Have you ever found yourself wondering who owns the copyright of a tattoo? Most of us would say that the artist is the copyright holder, and generally, that would be right.
But what about tattoos where the buyer brought forth an idea first -- or wants their own design tattooed?
Does work-for-hire artwork belong to the employer or the employee?
Is there a point when the tattoo becomes a work of collaboration? If so, should a joint copyright ownership be the case?
There has been an increasing amount of discussion over copyright and tattoos in the last decade or so.
Perhaps because tattoo copyright disputes are not particularly common, copyright regulation of tattoos is not a topic expressly discussed within copyright law.
Big disputes, however, between popular artists, celebrities, and large companies, have become more frequent, and have gained significant media attention as a result.
There have been cases of celebrities having their tattoos replicated for video games, films, or even tattooed on other people, all without permission from the original artist. Is this allowed?
Tattoos become a part of a person’s physical identity, and something that is widely associated with them and their personal brand, which can often separate the art from the artist.
Celebrities are often featured in magazines and other forms of media, and so their tattoos, when visible, can become just as famous as them. The tattoo becomes an integral part of their persona, and the artist is not usually thought of as the owner of the piece.
But is the artist the owner?
The artist is usually the one to dispute copyright infringement when they see their artwork being used for anything other than the intended purpose.
They are the ones who created the piece, and so, theoretically, should be the ones holding the copyright.
Some have argued that, as the artist knows the public attention that comes with a celebrity, they should be prepared for the eventuality that their tattoos are going to appear in other forms of media, and without credit most of the time.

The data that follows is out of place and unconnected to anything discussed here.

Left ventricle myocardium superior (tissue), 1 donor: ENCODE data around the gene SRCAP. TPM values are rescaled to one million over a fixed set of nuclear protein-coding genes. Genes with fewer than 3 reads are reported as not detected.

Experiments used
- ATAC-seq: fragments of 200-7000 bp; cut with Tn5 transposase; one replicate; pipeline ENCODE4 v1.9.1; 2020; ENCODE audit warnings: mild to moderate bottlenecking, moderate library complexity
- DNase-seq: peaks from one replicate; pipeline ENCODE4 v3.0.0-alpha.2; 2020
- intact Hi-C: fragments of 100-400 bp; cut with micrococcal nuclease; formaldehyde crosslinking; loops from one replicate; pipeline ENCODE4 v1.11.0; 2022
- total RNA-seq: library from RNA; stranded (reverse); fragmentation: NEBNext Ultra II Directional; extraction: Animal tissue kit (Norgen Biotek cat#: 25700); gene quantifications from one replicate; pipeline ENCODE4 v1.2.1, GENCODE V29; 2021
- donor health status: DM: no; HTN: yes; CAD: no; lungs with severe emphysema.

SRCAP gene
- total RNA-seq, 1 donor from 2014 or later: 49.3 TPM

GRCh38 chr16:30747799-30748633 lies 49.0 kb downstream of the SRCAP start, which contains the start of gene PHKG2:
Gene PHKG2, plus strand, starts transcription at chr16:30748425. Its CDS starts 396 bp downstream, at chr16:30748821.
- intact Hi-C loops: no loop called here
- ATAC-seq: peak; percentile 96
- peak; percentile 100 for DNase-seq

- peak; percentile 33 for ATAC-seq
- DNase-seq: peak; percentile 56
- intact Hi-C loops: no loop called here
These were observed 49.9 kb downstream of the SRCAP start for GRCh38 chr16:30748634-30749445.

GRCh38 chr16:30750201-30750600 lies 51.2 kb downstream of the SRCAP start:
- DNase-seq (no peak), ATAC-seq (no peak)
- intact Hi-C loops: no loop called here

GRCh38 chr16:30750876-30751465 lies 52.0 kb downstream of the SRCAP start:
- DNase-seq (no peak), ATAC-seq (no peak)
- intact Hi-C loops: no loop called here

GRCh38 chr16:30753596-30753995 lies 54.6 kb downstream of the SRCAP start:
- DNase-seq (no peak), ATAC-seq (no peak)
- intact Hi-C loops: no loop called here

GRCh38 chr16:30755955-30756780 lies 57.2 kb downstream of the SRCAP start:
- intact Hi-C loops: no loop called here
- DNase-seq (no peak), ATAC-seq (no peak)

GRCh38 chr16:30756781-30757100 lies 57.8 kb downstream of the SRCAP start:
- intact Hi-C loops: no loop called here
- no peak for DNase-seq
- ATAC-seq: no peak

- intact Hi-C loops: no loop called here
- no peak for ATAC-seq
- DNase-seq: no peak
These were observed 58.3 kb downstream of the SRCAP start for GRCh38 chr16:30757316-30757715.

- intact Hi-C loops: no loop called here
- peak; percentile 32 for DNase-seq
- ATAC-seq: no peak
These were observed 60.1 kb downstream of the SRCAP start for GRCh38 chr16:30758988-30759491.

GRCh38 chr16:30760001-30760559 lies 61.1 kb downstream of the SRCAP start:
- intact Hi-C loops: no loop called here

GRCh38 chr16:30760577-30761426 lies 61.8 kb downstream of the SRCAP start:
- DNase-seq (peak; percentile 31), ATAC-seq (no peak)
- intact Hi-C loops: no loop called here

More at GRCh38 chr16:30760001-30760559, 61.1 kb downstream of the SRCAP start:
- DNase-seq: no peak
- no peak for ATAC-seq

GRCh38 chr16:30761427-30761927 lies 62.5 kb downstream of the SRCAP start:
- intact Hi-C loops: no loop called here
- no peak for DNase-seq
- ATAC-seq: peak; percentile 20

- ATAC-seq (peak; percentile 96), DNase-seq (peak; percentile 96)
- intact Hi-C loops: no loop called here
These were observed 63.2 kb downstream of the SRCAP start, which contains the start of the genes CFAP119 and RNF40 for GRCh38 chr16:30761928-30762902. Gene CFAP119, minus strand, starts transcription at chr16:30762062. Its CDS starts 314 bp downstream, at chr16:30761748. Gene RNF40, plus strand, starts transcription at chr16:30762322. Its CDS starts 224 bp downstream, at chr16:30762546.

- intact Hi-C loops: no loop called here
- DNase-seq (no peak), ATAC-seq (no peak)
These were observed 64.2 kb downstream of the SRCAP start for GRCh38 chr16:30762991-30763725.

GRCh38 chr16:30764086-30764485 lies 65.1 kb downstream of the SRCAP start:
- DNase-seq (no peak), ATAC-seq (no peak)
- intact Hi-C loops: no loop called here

The topic has been discussed by intellectual property experts, and has received mixed opinions in the courts.
What tattoo copyright regulation is already in place?
The main two strictly upheld tattoo copyright regulations are: that artists cannot take another artist's work and tattoo it onto their own client. And: the art that they use for their clients must be original and unique to that particular artist.
Some designs or design aspects of a tattoo may, however, inevitably be in violation of copyright laws, and could well be an infringement.
This is particularly applicable to celebrities whose fans may get replicas of their original tattoos. In cases like this, it would be impossible to stop infringement of a design in every case, due to the volume of replicas.
The same applies for fan tattoos of characters from large entertainment companies such as Marvel or Disney.
There are simply too many fans of the works to stop every one of them from getting a tattoo which may be in infringement of copyright.
These cases, then, are often justified as fair dealing, especially as the replication is not done for commercial reasons and will take away little to none of the original artists’ revenue (in most cases).
What happens when tattoo art is used for commercial purposes?
Tattoo artists do often have a leg to stand on when it comes to their original designs being repurposed for commercial reasons.
When companies use a replica of a celebrity's tattoo without permission from the copyright owner, it can be argued as copyright infringement.
Fair dealing is not applicable to a large company, which is more likely to take away revenue from the creator(s).
Furthermore, the wearer of a tattoo (or anyone else other than the artist) cannot repurpose the design for commercial purposes, either, unless they own the copyright.
This means that art created solely by the wearer, but tattooed by a tattoo artist, still belongs to the wearer – and designer – of the tattoo.
For tattoos created in collaboration with the artist, the permission of both collaborators will be required for the art to be produced in any other way.
For works that have been reused without the copyright holder’s permission, then the copyright holder has the right to dispute the use of their work, and this applies, also, to tattoo artists.
Copyright in regards to tattoos is a topic that has gained momentum, but needs more time and attention to develop.
There are still a lot of grey areas, and what might apply in some cases, may not be the same for another, depending on the courts and circumstances.
Some have settled upon the notion that the tattoo artist has ownership over the art, while the wearer gets to exclusively use it and integrate it into their public image.
Others still believe there are other options for how the copyright can be fairly distributed.
Perhaps the media attention surrounding tattoo copyright cases will signify change in the way that tattoo copyrights are regulated, and will bring some clarity to the situation.
Disclaimer: The information given on this website does not constitute legal
advice. We recommend that you seek specialist legal advice in accordance with specific circumstances.